A Scary Leap: Writing Group with Bestselling Author Laura Davis

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Laura Davis

This Thursday I’m taking an emotional and financial risk, but it feels right & I’m excited!

(And scared.)

After winning a scholarship for the Catamaran Writing Conference, I participated in a creative nonfiction workshop in August. The twelve-hour-long class was taught by Frances Lefkowitz, author of the acclaimed memoir To Have Not. As helpful as the class was, it wasn’t enough!

I wanted more…I craved more of the teacher’s wisdom, I wanted more feedback from her and from my classmates.

I learned that listening to others’ feedback they received from our teacher and the class was valuable unto itself.

So to sum up, I wanted the ongoing guidance and the encouragement of a master teacher, and feedback from a group of likeminded writers, but I didn’t think it could happen in my hometown.

Then I got a sign from the Universe!

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The sign occurred at Coffee 9, one of my favorite places. Coffee 9 is where I’ve imbibed countless extra-chocolate, triple shot mochas and gotten to know some colorful locals like “Writing Matt”. 

A few weeks ago while stumbling, uncaffeinated, into Coffee 9 I spotted local bestselling author Laura Davis’ writing class flyer on their bulletin board.

Almost a decade ago, I bought Laura’s bestselling book Becoming the Parent You Want to Be (co-authored with Janis Keyser) back when my little girls couldn’t talk back to me. Ah, those were the days.

Little did I know I’d be speaking with this famous author years later after I was diagnosed with postpartum bipolar disorder  – and it wasn’t a meet n’ greet at one of her packed book signings  but about singing up for her writing course.

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During the two decades I’ve lived in this area, I’ve noticed Laura’s flyers posted at different coffee shops. (As you probably know by now, I love supporting local business if caffeine and chocolate are involved!) Sometimes I looked at her flyer wistfully, but deep down I never thought a writing class was for me for various reasons.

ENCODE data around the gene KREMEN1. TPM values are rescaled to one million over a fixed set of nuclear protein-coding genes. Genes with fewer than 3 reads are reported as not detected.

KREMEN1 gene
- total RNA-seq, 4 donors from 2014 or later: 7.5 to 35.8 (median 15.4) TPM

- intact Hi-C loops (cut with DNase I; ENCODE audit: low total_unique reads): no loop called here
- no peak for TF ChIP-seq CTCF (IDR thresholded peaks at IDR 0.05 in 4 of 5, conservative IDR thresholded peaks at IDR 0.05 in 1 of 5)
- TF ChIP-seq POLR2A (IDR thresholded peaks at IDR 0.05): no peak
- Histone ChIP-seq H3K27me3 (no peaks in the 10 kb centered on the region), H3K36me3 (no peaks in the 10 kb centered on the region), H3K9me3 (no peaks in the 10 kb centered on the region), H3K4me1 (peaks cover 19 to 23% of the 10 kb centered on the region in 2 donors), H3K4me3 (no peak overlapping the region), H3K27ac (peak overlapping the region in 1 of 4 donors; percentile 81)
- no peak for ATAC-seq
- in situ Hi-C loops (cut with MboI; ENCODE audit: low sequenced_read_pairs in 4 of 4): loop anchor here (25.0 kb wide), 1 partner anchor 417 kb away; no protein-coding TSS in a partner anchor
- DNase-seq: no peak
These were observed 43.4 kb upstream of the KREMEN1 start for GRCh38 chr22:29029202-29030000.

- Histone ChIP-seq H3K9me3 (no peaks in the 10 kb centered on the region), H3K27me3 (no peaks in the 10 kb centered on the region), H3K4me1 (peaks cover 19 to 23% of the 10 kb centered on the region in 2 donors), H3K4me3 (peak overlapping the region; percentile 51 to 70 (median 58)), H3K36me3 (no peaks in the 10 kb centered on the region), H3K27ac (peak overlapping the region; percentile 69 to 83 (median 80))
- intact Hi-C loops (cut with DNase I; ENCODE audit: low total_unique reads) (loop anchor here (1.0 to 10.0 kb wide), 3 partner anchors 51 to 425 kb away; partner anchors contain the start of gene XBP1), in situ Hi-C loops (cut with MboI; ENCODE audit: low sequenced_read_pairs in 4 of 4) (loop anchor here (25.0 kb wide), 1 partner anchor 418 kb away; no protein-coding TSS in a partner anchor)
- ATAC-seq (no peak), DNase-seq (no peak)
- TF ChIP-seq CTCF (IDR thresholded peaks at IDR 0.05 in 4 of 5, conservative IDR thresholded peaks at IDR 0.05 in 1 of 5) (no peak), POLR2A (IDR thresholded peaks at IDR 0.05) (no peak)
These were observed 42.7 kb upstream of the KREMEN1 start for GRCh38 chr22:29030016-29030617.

Laziness.

Bipolar depression.

I didn’t think I was “worth” the money necessary to join such an extravagant-sounding class, even though my freelance articles had been published regionally and nationally, and I had landed my first book deal.

In any case, I believed that I needed to tough it out by writing alone.

I resigned myself to continue feeling mediocre about my writing, and that constantly bugged me.

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Although I suspected I had the potential to be a better writer, I didn’t think I was worth the investment. Now that I have a deadline for my second book deal (and I don’t want it to go south like the first one did), I think I’m worth the investment.

After speaking with Laura, I liked what she said and how she said it. (As the daughter of a speech pathologist, voices are especially significant to me.) I was also impressed and moved with what Laura had to say on the YouTube clip I include here. I also listened to Laura’s free, one-hour-long writing teleseminar (you can sign up for it on her website) and I found it helpful and inspiring.

Laura Davis’ Statement #1

 

My first class is tomorrow, and I’ll let you know how it goes!!  As Laura asks all attendees to respect the confidentiality of group members & their writing, I’ll only write about my own experience…I’d never want to break that rule!

Have a great weekend & I’ll see you next Thursday.

XoXO Dyane

p.s. some tidbits

Dyane’s Class Description: Feedback Class on Writing Projects of Your Choice

(It’s not too late to join me!)

These ongoing classes, designed for students who are already deeply grounded in writing practice, gives writers a chance to make progress on a focused project of their choice. Each week, the writers in Laura’s feedback classes sign up to get the suggestions and support from the group, whose role is to respond to the writing with editing and encouragement, to hold “each other’s feet to the fire,” and to help everyone in the group reach their personal writing goals. Some group members are working on articles, others on memoirs, novels, short stories, or non-fiction books.

Ira Progroff calls writing, “this solitary work we cannot do alone.” These classes provide the support necessary to persevere in creative work.

Students wanting to move into one of these classes must have a personal consultation with Laura to discuss their writing goals. Prior writing practice experience required. Admission to these classes occurs whenever there is an opening; admissions are on a rolling basis. Contact Laura to ask about openings and to agree on a start date.